One of the people I talk to on Twitter asked me which books she should read to learn more about the History of the Fur Trade in Canada. Canada is a big country, and it has many fur trade histories. The list will never be a short one — nor have I read all the books available on this subject.
My main interest, of course, is the fur trade West of the Rocky Mountains. Still, to know what happened in the West you need to know what happened in the East — and what happened in the United States too. After all, USA’s history began with the fur trade (whether you knew that or not).
This is my list of reference and other books that everyone who is writing about the Canadian — and American — fur trade should read. Some of these are old books that you will only find in second hand books stores, or in the library. Some are published in Canada; some in the United States.
Winner Take All: The Trans-Canada Canoe Trail, by David Lavender [Toronto & New York, McGraw-Hill, 1977]. One of the best books ever! It takes you all the way from the early French explorers, across the country to the West side of the Mountains — and it is very readable.
Champlain’s Dream, by David Hackett Fischer [published by Random House & Albert A. Knopf, 2008]. This is the story of one of the earliest French explorers and fur traders in Canada and Eastern United States — it was the winner of the Pulitzer Prize and so will be easy to find.
Fur, Fortune, and Empire: the Epic History of the Fur Trade in America, by Eric Jay Dolin [New York: W.W. Norton & Co, 2010]. The story of the American fur trade — remember that the Brits and Americans met and clashed in Washington State.
Making the Voyageur World: Travelers and Traders in the North American Fur Trade, by Carolyn Podruchny [Toronto: U of T Press, 2006]. Are you a descendant of a voyageur and want to learn more of his traditions? This is the book for you!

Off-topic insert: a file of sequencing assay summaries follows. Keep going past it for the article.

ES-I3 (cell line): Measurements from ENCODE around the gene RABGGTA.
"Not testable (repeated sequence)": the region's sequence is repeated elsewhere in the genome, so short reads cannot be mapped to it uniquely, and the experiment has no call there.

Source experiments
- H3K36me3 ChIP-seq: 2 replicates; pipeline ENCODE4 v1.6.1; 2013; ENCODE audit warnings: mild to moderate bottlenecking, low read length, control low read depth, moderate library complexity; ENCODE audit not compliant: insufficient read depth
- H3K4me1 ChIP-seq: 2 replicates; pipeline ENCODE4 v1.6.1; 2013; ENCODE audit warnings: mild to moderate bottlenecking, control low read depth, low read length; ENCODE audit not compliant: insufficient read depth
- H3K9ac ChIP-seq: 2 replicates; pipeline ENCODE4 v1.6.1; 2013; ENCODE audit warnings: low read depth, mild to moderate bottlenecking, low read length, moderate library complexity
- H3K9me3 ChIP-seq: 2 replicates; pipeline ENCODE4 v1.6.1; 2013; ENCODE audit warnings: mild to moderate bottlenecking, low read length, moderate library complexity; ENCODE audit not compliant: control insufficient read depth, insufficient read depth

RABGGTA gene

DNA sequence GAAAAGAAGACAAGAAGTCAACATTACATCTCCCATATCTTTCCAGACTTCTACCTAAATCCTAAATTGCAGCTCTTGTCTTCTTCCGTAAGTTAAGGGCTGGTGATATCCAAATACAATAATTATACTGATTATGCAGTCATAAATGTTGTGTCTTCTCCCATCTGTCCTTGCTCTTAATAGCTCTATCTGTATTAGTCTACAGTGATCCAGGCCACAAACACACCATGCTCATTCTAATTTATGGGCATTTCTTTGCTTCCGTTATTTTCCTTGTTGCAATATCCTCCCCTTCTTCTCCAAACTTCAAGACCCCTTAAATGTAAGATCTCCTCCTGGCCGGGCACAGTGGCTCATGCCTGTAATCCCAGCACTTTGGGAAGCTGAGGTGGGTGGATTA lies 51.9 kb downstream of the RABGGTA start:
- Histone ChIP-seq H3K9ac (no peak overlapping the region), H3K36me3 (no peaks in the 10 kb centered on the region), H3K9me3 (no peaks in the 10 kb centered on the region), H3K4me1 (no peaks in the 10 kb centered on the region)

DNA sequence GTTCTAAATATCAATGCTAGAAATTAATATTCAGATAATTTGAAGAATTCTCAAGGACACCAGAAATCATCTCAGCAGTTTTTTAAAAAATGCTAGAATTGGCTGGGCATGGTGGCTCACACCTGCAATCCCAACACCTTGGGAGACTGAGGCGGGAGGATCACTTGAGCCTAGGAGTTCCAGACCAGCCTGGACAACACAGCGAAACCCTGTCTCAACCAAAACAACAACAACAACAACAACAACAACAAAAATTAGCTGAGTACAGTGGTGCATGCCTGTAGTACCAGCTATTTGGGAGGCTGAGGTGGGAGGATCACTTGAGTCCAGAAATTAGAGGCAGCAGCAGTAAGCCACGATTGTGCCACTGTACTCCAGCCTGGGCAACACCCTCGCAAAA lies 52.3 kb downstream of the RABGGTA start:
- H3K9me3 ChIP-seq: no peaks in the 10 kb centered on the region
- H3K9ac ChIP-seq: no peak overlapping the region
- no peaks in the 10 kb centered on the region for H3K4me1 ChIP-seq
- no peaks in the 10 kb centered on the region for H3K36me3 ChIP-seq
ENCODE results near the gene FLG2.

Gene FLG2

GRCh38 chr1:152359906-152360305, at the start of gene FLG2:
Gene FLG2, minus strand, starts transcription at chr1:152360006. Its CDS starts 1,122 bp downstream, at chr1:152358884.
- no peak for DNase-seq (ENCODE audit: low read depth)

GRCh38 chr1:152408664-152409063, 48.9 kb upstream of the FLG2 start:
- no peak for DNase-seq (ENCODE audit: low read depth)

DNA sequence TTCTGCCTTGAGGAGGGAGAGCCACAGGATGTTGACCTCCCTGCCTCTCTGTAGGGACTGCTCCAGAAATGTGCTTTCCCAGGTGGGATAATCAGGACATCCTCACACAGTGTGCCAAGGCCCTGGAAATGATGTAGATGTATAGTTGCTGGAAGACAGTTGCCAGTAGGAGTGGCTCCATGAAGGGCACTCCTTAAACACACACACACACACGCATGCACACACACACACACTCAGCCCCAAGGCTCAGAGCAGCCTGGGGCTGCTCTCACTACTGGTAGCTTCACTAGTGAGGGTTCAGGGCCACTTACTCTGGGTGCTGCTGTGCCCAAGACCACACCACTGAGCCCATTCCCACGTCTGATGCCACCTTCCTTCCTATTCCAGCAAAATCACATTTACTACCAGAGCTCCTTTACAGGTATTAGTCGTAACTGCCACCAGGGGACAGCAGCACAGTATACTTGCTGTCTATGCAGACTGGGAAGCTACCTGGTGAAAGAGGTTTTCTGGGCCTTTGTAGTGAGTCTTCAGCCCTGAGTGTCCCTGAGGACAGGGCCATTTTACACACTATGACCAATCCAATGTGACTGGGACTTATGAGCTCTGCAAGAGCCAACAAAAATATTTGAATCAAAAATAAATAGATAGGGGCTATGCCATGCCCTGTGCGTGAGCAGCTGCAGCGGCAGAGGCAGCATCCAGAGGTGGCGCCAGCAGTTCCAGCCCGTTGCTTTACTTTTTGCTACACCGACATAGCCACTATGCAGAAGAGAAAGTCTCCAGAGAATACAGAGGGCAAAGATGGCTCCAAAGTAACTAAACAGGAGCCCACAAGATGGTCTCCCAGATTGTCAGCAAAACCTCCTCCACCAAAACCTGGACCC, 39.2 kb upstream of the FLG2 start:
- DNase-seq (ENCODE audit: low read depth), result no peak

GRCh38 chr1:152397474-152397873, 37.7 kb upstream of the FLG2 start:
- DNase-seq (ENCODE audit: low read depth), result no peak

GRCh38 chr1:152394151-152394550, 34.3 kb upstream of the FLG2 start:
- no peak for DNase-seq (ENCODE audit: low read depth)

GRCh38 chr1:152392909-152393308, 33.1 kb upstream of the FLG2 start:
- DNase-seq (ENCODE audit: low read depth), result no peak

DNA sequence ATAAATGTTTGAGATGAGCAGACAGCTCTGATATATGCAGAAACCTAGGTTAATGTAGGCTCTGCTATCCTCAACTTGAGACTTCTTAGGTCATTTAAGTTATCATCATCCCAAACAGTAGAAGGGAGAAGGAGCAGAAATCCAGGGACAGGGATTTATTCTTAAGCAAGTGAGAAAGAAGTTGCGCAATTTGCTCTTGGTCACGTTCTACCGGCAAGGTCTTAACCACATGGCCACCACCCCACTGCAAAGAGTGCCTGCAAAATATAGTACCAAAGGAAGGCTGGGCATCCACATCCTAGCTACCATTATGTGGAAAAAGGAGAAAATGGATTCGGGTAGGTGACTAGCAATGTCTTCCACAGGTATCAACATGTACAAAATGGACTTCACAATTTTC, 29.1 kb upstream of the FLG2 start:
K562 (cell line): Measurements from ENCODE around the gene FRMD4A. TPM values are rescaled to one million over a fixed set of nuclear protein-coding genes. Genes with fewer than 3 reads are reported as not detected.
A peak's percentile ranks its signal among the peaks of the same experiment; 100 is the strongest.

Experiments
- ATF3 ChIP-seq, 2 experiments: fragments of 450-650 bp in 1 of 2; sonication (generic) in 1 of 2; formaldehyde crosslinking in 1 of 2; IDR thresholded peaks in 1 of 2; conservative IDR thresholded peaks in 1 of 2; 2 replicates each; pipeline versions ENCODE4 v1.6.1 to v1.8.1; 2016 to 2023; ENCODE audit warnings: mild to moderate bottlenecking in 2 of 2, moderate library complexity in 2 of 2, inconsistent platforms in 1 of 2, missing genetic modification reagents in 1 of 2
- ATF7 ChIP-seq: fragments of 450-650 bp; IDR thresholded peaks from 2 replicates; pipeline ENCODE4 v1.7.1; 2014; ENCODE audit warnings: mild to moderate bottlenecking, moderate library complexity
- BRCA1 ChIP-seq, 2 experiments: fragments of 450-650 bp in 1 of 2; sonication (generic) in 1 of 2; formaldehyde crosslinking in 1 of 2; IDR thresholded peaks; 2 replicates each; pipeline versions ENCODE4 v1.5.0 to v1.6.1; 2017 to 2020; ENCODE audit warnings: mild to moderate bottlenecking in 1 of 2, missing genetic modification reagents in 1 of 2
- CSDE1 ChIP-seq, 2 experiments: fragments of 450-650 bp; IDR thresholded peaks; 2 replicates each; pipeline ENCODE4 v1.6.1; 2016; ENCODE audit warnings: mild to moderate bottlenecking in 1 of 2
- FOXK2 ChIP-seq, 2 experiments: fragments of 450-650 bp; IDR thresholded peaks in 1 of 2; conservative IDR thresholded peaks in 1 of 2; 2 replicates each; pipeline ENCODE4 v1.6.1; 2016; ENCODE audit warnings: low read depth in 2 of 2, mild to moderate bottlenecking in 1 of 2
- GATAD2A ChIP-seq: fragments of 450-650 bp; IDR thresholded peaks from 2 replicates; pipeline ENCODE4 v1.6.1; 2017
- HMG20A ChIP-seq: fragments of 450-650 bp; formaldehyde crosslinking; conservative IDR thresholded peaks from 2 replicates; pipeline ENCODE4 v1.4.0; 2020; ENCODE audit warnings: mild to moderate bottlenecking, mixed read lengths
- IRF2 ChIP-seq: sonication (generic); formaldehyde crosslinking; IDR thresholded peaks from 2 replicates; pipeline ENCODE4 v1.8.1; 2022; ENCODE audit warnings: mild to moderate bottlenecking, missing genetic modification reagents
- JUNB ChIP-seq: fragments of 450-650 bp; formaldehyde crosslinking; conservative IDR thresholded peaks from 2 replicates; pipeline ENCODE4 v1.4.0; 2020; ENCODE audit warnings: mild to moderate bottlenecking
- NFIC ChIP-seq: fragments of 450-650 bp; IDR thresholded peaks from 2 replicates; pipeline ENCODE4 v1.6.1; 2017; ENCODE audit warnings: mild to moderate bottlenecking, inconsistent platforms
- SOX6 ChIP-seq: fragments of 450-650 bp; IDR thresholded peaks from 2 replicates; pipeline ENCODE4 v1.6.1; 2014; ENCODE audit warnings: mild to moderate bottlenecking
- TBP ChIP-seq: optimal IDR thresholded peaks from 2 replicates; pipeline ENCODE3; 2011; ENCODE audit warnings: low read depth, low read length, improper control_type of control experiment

Exploring the Fur Trade Routes of North America: Discover the Highways that opened a Continent (including the Lewis & Clark Trail, Santa Fe and Oregon Trail), by Barbara Huck et al [Winnipeg: Heartland Publisher, 2002].
The Saskatchewan, by Marjorie Wilkins Campbell [Holt, Rinehard and Winston or someone else, 1950]. You might have difficulty finding this book, but it is a good history of the fur trade of the North West Company, and that of the HBC, on the Saskatchewan and North Saskatchewan Rivers from the early days. Look for other books by her, too.
Fort de Prairies: the Story of Fort Edmonton, by Brock Silversides [Victoria: Heritage House, 2005] The history in pictures of Edmonton House. Also look for older books written by James G. MacGregor, who wrote a number of histories of Edmonton and the fabulous John Rowand.
Derek Hayes’ book about Alexander McKenzie’s 1793 exploration to the west coast of North America should come next. Its title is First Crossing: Alexander Mackenzie, His Expedition Across North America, and the Opening of the Continent [Vancouver: Douglas & McIntyre, 2001]. McKenzie was the first of the Nor’Westers to cross the mountains to the Fraser River. The book is easy to find in your local library, but it should also still be in the bookstores too.
Simon Fraser is the next to penetrate the area West of the Rockies, and my books on him are also packed away. His history is easy to find, however. I will list these books in a future post.